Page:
Tax authorities around the world are becoming more sophisticated, aggressive and cooperative in enforcing regulatory compliance within their jurisdictions. In particular, they are taking a long, hard look at businesses that appear to be reporting and paying lower taxes than expected.
Look no further than recent high profile cases like that of Amazon in the United States where the company is now required to charge and report sales tax in many more states. Similarly, the Starbucks UK Financial team had to answer questions from the British Government regarding their corporate structure and tax liabilities when it became public that they weren’t declaring profits in the UK. Amazon was also in hot water in the UK regarding the zero-rated VAT treatment of electronic books delivered to their Kindle Reader based on their regional eBook facilities being in Luxembourg.
With well-known companies such as Amazon and Starbucks attracting such public attention from authorities, finance teams around the world are increasingly looking to avoid compliance risk by providing greater transparency within their financial statements and, critically, their tax reports and submissions to local authorities.
Transparency for indirect taxation requires that a business be able to clearly demonstrate the calculation methods and source of taxable values as reported on its tax returns. For many businesses, running traditional ERP systems, this is much harder than it might seem.
Indirect and transactional taxes such as Sales Tax, VAT/GST and Witholding Tax are typically based on six criteria:
- Who is doing the selling – is the business a for profit, non-profit or other form of organization that has some specific treatment for indirect taxation purposes?
- Who you are selling to – as above, does the customer you are selling to fall into one of the special categories?
- Where you are selling/shipping from – the location from where you are selling your goods or service will drive certain tax behaviors (for example, if you are not in the same State or Country as your customer)?
- Where you are selling/delivering to – similarly, the location of the customer will also determine certain taxable treatments and which tax rates are applicable?
- What type of item/service you are selling – certain types of item attract different rates of taxation over and above any of the other criteria; children’s clothes are exempt from VAT in the UK, for example. Another example is that products deemed to be Luxury Goods are taxed at a higher rate in some US states than others?
- Last but not least, the tax that is being charged may itself have some specific properties; perhaps it is only valid for a certain date range or, it is calculated on a basis other than the actual item price.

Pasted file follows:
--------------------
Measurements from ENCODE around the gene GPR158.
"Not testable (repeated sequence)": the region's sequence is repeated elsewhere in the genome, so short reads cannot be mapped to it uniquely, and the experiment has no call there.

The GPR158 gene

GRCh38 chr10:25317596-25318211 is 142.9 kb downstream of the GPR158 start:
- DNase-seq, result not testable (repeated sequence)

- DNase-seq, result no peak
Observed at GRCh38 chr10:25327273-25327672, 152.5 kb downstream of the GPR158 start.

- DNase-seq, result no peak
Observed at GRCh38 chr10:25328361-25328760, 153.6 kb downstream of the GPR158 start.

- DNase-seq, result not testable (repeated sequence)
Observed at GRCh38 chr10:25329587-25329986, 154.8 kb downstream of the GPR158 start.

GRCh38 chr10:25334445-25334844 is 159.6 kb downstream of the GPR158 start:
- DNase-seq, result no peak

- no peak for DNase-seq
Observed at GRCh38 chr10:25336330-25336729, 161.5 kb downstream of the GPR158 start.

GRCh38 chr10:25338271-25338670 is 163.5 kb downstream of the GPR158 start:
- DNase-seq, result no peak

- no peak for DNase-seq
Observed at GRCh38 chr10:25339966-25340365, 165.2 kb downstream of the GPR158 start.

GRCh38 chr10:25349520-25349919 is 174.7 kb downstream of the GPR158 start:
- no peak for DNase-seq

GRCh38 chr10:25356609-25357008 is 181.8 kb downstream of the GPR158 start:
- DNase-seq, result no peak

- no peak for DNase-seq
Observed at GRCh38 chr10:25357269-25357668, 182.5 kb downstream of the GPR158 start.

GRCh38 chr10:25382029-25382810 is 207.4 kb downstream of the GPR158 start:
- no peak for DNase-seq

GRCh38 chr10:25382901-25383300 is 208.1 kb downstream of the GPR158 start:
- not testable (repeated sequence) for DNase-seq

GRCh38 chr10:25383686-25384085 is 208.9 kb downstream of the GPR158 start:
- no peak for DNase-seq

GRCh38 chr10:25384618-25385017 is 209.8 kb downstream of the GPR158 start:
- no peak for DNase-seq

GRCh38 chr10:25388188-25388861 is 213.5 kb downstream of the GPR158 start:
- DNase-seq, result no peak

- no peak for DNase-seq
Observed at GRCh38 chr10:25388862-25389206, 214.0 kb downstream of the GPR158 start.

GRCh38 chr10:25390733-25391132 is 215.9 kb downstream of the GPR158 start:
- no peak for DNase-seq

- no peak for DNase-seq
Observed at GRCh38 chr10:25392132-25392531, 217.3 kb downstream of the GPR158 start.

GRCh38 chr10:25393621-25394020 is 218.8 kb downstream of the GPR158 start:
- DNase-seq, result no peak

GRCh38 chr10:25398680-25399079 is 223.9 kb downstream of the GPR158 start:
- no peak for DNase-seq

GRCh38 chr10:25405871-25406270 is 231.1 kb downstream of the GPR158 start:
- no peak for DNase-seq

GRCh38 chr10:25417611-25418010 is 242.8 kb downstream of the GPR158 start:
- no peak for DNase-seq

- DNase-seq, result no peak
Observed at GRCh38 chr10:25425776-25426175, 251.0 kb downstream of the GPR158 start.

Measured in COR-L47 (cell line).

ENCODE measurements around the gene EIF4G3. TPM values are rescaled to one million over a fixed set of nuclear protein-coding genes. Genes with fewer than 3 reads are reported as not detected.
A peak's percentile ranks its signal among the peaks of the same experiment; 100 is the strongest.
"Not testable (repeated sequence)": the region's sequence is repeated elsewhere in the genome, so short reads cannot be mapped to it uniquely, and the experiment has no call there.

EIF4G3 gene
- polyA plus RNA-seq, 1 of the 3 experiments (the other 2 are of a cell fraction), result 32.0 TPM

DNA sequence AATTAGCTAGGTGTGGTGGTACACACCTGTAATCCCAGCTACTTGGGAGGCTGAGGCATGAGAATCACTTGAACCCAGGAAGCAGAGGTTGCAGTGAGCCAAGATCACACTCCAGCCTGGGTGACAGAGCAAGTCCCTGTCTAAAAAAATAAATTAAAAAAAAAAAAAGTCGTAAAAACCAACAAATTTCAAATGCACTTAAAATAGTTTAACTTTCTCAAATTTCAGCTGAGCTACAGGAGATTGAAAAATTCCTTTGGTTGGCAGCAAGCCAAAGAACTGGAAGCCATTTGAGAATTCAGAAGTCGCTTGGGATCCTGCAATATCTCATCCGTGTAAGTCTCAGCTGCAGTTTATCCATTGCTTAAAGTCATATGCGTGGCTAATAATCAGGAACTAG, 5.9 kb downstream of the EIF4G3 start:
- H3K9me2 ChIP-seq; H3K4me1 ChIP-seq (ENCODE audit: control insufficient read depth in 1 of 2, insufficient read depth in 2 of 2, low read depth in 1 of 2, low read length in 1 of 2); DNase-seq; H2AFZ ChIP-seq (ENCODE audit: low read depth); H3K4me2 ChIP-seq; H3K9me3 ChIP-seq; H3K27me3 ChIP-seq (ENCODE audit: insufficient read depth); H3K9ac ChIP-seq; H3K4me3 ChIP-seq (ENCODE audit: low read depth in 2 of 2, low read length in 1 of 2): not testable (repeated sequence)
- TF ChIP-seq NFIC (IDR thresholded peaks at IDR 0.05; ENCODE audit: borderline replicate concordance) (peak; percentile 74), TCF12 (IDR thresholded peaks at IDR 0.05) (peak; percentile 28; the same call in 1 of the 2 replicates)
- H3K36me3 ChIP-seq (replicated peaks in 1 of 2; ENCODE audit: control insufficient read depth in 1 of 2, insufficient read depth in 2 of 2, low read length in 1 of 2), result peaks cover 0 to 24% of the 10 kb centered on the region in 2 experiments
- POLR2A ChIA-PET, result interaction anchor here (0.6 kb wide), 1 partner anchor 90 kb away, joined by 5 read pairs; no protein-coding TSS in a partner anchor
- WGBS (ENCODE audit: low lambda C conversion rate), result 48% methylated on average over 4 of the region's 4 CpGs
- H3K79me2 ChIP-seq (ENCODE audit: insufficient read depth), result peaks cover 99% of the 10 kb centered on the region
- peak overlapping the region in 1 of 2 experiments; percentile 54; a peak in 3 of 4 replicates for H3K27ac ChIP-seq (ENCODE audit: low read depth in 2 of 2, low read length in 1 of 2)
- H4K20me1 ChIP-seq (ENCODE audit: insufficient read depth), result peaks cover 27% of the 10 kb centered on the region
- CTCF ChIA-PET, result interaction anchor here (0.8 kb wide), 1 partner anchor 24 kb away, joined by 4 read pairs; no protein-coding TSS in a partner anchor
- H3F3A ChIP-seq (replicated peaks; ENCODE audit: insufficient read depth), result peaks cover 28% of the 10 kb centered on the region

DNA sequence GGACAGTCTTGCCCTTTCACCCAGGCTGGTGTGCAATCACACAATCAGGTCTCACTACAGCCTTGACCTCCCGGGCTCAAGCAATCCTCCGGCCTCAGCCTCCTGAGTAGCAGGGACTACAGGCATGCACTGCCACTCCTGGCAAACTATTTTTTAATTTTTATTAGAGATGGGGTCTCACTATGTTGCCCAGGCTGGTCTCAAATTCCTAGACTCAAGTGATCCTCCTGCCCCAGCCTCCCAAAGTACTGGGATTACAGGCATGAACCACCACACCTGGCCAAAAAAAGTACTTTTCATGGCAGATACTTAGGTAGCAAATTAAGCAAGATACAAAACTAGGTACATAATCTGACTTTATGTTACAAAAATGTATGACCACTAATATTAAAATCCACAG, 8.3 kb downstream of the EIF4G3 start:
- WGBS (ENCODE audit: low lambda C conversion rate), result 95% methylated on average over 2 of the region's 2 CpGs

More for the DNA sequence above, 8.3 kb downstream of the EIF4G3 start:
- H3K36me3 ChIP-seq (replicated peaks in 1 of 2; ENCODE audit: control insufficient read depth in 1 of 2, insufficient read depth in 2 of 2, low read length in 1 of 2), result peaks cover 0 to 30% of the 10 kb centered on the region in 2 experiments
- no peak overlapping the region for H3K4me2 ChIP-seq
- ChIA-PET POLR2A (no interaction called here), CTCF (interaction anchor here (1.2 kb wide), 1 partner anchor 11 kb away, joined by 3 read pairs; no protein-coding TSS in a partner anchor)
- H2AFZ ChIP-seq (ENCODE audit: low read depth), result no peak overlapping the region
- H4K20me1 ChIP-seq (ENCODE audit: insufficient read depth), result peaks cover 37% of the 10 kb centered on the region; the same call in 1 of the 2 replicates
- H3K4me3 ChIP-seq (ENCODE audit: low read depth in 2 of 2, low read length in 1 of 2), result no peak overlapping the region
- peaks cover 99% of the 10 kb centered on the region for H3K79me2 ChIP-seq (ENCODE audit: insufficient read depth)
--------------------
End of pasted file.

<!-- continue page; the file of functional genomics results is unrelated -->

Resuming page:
Given such complexity, it is no wonder that many businesses find calculating indirect taxes challenging in the first place. Beyond that, being able to clearly justify those calculations and demonstrate the audit trail after the fact can be even more difficult with traditional point solutions.
NetSuite’s integrated business system approach carries over to how we have developed our Tax Reporting capabilities. From the top level tax report for each country of operation (Nexus) the finance team can drill down to successive layers of detail to clearly demonstrate how those tax reports are constructed. So, a quarterly VAT100 Return report – as required for VAT registered businesses in the UK – enables a drill down from the total values for each ‘Box’ to the sub-total by Month. From there further drill-down is provided to the monthly totals by Tax Code and from there to the individual transactions from which those values are derived.
That’s not the end of the story, however, as users with the appropriate permissions can drill-across from the transaction in order to see details of the Customer – their business type, their business address, VAT Registration No., etc. - the Item(s) that they have purchase and even the attributes of the Tax Codes themselves. The ability to drill-down from the summary level all the way down to this level of granularity is something that NetSuite has offered its customers for more than a decade. Yet, to this day it continues to be beyond the capability of most other ERP systems that require manual data entry, separate reporting tools and excel spreadsheets to compile tax reports.
The degree of Transparency that NetSuite provides to finance departments in support of their tax reports has reduced the time and effort required to both submit accurate tax reports in the first instance and further reduces the stress and complexity of justifying those tax reports during audits and tax inspections for thousands of companies around the world.
Beyond transparency, NetSuite also assists businesses in addressing the need for simplicity, automation and control and consistency that are key to strong compliance in your business systems. I will provide further insights into how NetSuite can help you in these areas in my next post.
-CRAIG SULLIVAN | SVP, INTERNATIONAL PRODUCTS